Raising awareness is key to prevention solutions. There are many solutions for facilities with combustible dust hazards. Engineering solutions include dust collection systems, which remove dust from the environment, and spark detection systems, which monitor ductwork for sparks so they can be extinguished. Bearing monitors are also a critical and primary engineering control – especially the bearings in elevator legs.
“Dust is controlled in various ways, through spraying soybean oil on grain as it is unloaded at the elevator to vacuum type equipment pulling dust off the grain stream. Both methods have been very effective in controlling dust. Equipment vendors have also helped, by developing grain handling equipment that is safe to use in proximity of potential grain dust by eliminating ignition sources. All in all, our industry has taken large strides towards improving our work environment, especially as it relates to mitigating the grain dust factor,” said Zelenka.
Administrative solutions include making a housekeeping schedule to reduce dust build-up. Using fans, brooms and compressed air to remove dust will actually cause greater risk.
“Despite the efforts of OSHA and regional associations, injuries at work, including the dust explosion variety, are almost always a collision of human factors with potentially dangerous physical conditions. It may be the intention of top management to maintain meticulous housekeeping so a dust explosion just can't happen. But delivering on those intentions can be surprisingly difficult. Real or perceived pressures to save time and money can sometimes get in the way of great safety results. And even more often, I find the people who supervise the front line workforce have never been trained on how to motivate workers to achieve excellence or to hold them accountable for conditions that aren't optimal. This isn't a skill set that most people have naturally. But it certainly is something that most people can learn, given the opportunity. Bottom line to me is that the engineering side of the equation is improving faster than the human factors side. More effort around leadership, motivation and accountability is needed to really make big improvements in the final results,” said Lloyd.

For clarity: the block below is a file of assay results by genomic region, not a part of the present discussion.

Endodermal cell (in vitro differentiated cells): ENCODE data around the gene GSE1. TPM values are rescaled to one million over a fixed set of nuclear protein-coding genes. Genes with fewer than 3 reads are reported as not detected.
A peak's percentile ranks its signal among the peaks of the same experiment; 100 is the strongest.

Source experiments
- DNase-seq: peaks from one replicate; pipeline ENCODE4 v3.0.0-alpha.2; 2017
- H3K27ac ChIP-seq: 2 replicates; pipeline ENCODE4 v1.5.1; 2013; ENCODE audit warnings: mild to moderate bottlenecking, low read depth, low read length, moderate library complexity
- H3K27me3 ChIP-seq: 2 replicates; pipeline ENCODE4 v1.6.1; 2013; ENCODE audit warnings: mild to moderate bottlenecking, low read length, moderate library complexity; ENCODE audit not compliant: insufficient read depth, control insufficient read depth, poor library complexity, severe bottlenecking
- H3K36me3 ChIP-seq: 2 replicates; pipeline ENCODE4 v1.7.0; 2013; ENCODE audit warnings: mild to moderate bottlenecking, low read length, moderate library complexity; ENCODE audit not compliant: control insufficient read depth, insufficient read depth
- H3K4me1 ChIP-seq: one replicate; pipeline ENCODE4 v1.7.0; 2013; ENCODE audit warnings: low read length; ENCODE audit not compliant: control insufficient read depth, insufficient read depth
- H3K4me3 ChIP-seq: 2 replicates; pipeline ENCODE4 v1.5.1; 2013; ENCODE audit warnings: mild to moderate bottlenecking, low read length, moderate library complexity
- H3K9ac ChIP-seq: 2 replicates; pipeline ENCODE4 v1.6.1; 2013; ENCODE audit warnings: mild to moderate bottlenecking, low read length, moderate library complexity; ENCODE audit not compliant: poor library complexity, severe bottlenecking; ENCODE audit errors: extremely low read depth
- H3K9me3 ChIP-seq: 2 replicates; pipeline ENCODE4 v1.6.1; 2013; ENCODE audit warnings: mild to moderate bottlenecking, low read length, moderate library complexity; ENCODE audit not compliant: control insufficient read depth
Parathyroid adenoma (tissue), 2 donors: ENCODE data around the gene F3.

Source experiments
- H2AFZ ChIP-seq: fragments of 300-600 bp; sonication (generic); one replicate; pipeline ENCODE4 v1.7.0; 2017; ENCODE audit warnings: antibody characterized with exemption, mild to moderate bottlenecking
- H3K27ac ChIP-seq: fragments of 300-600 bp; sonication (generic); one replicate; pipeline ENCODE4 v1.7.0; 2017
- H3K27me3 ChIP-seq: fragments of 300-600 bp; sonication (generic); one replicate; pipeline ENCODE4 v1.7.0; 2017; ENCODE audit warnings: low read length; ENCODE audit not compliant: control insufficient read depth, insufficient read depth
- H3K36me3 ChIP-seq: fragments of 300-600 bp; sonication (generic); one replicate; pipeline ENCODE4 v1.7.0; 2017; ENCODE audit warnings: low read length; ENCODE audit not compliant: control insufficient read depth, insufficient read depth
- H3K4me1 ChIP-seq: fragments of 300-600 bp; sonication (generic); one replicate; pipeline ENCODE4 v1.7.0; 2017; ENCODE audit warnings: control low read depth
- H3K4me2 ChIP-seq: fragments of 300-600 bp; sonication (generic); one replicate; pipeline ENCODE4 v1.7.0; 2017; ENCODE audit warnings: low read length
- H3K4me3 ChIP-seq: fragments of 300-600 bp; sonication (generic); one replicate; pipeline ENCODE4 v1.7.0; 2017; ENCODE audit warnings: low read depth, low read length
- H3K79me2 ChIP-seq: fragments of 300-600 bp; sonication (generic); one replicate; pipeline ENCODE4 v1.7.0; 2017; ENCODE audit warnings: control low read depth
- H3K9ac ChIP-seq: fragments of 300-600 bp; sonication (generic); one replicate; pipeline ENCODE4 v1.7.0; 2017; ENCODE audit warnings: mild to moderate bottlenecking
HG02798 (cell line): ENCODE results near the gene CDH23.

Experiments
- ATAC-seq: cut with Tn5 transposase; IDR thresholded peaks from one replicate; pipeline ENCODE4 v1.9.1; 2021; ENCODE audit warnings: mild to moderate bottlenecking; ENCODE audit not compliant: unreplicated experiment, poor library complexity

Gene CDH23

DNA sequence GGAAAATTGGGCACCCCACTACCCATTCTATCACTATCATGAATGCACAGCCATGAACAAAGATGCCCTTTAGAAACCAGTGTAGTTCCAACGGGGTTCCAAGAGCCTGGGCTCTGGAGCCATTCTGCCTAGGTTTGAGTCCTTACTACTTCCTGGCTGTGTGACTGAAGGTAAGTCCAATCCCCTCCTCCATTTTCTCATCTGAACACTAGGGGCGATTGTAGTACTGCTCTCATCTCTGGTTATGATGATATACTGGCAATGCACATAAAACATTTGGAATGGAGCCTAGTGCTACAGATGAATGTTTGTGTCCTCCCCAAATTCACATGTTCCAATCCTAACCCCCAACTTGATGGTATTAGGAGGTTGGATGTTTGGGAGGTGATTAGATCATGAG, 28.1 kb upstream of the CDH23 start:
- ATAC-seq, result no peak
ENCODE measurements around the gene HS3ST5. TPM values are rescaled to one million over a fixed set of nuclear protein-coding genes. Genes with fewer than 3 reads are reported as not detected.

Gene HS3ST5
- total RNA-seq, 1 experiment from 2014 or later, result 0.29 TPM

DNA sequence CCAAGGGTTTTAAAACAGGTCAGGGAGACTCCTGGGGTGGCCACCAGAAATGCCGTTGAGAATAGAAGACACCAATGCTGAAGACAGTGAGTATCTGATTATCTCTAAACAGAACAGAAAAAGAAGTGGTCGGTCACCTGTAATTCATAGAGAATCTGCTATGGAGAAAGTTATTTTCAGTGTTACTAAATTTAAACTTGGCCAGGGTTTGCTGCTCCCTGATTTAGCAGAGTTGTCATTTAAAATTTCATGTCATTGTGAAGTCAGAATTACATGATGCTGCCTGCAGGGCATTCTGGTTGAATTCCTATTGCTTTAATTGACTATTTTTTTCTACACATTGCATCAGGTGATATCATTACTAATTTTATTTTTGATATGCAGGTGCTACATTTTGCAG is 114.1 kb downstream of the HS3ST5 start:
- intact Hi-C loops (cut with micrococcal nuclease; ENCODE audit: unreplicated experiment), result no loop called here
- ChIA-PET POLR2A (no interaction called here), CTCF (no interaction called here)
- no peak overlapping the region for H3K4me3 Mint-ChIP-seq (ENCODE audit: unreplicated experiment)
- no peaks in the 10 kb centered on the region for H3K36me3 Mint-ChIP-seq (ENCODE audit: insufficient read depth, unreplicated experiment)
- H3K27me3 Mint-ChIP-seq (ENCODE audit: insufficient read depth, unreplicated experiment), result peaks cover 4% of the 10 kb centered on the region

Clear workplace communication, such as prominent warning signs and well-labeled exit routes play an important role in increasing safety awareness at feed and grain facilities. Advances in labeling systems enable users to create site-specific signs and labels on demand. Labeling supplies that are UV-resistant, chemical, and oil-resistant will perform in the harsh feed and grain environment for many years – because what good is sign or label that’s difficult to read?
Industrial copywriter Jack Rubinger, Graphic Products, has more than 20 years of experience contributing to trade and business publications. Graphic Products is a leading industrial labeling system manufacturer whose customers include Tyson Foods and Kroger Foods. For more information, contact firstname.lastname@example.org or visit www.GraphicProducts.com.